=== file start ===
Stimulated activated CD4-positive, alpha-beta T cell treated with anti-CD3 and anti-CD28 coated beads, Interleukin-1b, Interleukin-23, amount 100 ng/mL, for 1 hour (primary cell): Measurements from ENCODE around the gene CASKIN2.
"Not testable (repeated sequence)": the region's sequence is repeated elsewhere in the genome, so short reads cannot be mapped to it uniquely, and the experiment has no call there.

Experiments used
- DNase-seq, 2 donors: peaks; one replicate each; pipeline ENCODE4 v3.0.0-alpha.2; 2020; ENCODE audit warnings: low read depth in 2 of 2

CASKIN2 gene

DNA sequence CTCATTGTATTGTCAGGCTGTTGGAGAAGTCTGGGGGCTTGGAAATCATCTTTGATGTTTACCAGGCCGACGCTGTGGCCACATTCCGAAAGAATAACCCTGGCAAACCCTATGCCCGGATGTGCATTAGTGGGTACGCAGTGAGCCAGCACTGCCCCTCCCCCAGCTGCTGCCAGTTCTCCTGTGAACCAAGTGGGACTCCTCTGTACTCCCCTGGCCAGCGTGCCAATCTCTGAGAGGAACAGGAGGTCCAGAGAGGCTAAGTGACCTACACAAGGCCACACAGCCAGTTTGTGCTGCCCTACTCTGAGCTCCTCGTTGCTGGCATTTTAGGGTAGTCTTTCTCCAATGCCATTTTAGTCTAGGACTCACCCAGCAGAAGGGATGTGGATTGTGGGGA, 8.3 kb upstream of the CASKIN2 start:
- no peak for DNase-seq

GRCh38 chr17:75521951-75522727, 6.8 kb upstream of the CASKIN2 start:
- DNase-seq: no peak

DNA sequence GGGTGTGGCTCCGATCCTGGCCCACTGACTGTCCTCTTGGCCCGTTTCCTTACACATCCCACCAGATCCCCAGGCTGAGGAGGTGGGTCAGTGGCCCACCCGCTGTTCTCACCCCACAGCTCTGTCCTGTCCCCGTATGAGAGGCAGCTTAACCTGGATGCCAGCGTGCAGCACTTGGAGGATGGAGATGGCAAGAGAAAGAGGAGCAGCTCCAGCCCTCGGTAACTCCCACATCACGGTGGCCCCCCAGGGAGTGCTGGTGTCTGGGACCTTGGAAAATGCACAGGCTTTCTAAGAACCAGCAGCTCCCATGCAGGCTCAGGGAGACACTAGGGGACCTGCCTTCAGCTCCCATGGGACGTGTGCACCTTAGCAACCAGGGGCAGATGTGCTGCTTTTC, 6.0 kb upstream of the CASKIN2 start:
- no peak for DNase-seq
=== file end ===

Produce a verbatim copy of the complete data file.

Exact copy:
Stimulated activated CD4-positive, alpha-beta T cell treated with anti-CD3 and anti-CD28 coated beads, Interleukin-1b, Interleukin-23, amount 100 ng/mL, for 1 hour (primary cell): Measurements from ENCODE around the gene CASKIN2.
"Not testable (repeated sequence)": the region's sequence is repeated elsewhere in the genome, so short reads cannot be mapped to it uniquely, and the experiment has no call there.

Experiments used
- DNase-seq, 2 donors: peaks; one replicate each; pipeline ENCODE4 v3.0.0-alpha.2; 2020; ENCODE audit warnings: low read depth in 2 of 2

CASKIN2 gene

DNA sequence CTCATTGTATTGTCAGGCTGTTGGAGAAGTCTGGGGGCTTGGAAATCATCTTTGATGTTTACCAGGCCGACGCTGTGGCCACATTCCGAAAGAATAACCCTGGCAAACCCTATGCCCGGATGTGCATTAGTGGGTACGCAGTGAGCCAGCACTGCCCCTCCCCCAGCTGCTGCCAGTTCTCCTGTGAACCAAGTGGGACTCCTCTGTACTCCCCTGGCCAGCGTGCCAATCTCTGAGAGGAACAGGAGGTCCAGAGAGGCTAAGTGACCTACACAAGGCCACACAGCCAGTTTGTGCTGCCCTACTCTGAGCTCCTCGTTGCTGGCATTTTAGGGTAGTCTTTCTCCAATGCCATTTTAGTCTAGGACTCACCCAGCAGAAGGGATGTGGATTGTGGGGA, 8.3 kb upstream of the CASKIN2 start:
- no peak for DNase-seq

GRCh38 chr17:75521951-75522727, 6.8 kb upstream of the CASKIN2 start:
- DNase-seq: no peak

DNA sequence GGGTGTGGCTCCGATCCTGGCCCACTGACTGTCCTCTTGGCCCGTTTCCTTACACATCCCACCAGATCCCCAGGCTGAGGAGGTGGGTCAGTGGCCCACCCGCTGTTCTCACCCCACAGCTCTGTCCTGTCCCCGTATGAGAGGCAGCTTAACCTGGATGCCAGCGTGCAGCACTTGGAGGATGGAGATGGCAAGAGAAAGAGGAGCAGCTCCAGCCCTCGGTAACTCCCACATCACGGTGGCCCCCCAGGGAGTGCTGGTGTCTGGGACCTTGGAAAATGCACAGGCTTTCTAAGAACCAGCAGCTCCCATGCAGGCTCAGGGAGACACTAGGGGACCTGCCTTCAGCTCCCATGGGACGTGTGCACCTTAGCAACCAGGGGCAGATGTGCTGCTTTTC, 6.0 kb upstream of the CASKIN2 start:
- no peak for DNase-seq